Ronald Reagan picture

Radio Address to the Nation on the Situation in Lebanon

December 10, 1983

My fellow Americans:

I'd like to talk to you today about the deep desire we all share to bring peace to Lebanon.

These past several weeks have brought bitter tragedy and sorrow to all of us. The loss of even one of our splendid young Americans is an enormous price to pay. The number of dead and wounded is a terrible burden of grief for all Americans. It's unimaginably more so for the families who have lost a father, husband, a son, or a brother. Their deaths are testimony to the savage hatreds and greedy ambitions which have claimed so many innocent Lebanese lives.

The human toll in Lebanon is staggering. Lebanon's losses since 1975 would be comparable to the United States losing 10 million of its citizens. What conceivable reason can there be for this wanton death and destruction?

Lebanon's suffering began long before a single marine arrived. In the early 1970's many thousands of Palestinians entered Lebanon. Lebanon's fragile political consensus collapsed, and a savage civil war broke out.

The Palestinians also had a military, the armed PLO. Trained in terrorist tactics by Soviet-bloc nations and Libya, the PLO joined the civil war and attacked Israeli targets, villages and schools across the border between Lebanon and Israel.

In the midst of all this, Syria was asked to intervene and stop the civil war. In the process, it occupied a large part of Lebanon. However, Syria did nothing to control terrorism against Israel's northern border. Israel decided to neutralize the PLO and, in June 1982, mounted a full-scale invasion across the border. This resulted in another major round of fighting between Syria, the PLO, and Israel. Shelling and bombing pounded Beirut. Thousands more died.

We negotiated a cease-fire and then joined the multinational force at the request of the Lebanese Government to make possible the peaceful separation of the forces. This is the second time in 25 years that we have come to support the Lebanese Government in restoring peace.

In 1958 President Eisenhower used a bipartisan congressional resolution to send 8,000 American soldiers and marines to Lebanon. When order was restored, our military came home. But in 1958 there were no occupying foreign armies, and there was no Soviet presence in Syria. Today, there are more than 7,000 Soviet military advisers and technicians.

In September 1982 I offered a plan to bring peace to the region. It called for a just solution to the Palestinian problem as well as a reasonable settlement of issues between the Arab States and Israel.

Success in Lebanon is central to sustaining the broader peace process. We have vital interests in the Middle East which depend on peace and stability in that region. Indeed, the entire world has vital interests there. The region is central to the economic vitality of the Western World. If we fail in Lebanon, what happens to the prospects for peace, not just in Lebanon but between Israel and her neighbors and in the entire Middle East?

Once internal stability is established and withdrawal of all foreign forces is assured, the marines will leave. But because we care about human values for ourselves, so must we be concerned when freedom, justice, and liberty are abused elsewhere. That's the moral basis which brought our marines to Lebanon.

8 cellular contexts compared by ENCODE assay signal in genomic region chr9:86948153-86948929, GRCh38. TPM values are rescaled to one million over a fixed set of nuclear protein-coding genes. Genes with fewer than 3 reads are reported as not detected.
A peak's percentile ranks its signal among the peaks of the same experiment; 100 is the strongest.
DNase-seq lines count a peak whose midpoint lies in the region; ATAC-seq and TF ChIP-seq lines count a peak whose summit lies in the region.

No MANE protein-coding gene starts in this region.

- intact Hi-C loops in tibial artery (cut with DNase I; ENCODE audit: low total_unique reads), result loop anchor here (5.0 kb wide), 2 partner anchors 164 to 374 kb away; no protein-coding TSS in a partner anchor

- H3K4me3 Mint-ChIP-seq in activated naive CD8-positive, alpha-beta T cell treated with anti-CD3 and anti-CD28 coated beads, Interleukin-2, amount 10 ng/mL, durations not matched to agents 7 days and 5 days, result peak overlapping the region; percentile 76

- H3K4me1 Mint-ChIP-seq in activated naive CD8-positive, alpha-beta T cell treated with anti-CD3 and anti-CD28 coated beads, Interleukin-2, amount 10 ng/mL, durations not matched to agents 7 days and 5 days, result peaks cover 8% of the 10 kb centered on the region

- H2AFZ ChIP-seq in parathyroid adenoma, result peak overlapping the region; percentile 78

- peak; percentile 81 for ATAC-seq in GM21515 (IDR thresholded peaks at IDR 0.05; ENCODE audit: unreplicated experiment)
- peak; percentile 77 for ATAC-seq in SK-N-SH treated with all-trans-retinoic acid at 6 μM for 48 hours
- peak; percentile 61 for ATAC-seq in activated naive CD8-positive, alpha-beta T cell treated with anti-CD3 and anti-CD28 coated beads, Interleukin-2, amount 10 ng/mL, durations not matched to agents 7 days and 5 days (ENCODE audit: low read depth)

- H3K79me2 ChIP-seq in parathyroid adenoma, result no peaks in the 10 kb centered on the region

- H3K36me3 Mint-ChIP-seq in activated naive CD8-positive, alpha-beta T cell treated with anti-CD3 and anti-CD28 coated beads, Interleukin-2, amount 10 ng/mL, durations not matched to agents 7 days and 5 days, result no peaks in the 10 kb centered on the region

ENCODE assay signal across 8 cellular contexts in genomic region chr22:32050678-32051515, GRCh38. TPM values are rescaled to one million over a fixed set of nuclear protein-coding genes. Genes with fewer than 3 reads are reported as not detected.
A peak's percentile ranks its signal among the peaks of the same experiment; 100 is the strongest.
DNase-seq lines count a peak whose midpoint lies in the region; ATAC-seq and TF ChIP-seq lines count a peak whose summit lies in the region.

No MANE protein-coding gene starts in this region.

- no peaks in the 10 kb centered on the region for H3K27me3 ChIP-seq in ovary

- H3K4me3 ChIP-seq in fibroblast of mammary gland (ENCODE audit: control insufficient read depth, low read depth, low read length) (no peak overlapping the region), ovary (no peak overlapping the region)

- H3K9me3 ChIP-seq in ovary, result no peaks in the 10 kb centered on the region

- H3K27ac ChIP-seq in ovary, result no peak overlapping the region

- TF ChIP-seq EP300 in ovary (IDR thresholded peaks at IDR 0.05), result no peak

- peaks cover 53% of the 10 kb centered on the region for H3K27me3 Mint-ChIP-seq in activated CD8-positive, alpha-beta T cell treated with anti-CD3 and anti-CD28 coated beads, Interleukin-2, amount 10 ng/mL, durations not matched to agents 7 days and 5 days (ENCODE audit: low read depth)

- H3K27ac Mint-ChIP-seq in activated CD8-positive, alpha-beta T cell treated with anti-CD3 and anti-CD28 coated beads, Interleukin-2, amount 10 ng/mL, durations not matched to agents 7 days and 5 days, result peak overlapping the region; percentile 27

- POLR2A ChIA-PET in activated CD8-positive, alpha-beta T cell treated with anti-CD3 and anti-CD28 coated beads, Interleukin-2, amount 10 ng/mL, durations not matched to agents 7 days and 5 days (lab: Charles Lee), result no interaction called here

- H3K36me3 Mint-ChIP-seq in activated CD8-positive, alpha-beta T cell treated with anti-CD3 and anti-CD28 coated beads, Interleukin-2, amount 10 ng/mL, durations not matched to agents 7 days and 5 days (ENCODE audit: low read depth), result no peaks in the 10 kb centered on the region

We have acted with great restraint despite repeated provocations and murderous attacks. Our reconnaissance flights have only one purpose, and the Syrians know it: to give the greatest possible protection to our troops. We will continue to do whatever is needed to ensure the safety of our forces and our reconnaissance flights.

The peace process is slow and painful, but there is progress which would not have been possible without the multinational force. Last May with our help the Governments of Lebanon and Israel negotiated an agreement providing for the withdrawal of Israeli forces. In September when the Israelis pulled back their forces from the Shuf Mountains near Beirut, Lebanese attempts to extend their authority into this area were met by violent opposition from forces supported by Syria. We will redouble our diplomatic efforts to promote reconciliation and achieve withdrawal of all foreign forces.

At a recent meeting in Geneva all the Lebanese parties agreed to recognize the present government as the legitimate representative of the Lebanese people. Talks have begun to broaden the base of the government and to satisfy the legitimate grievances of all the people.

My special envoy, Ambassador Don Rumsfeld, has returned to the region and will continue trying to move the peace process forward on all fronts. Lebanon's agony must end.

Today is the 35th anniversary of the United Nations Universal Declaration of Human Rights. The Lebanese people are struggling for their human rights. We call upon everyone involved to give that birthright back to the Lebanese.

Until next week, thanks for listening, and God bless you.

Note: The President spoke at 12:06 p.m. from Camp David, Md.

Ronald Reagan, Radio Address to the Nation on the Situation in Lebanon Online by Gerhard Peters and John T. Woolley, The American Presidency Project

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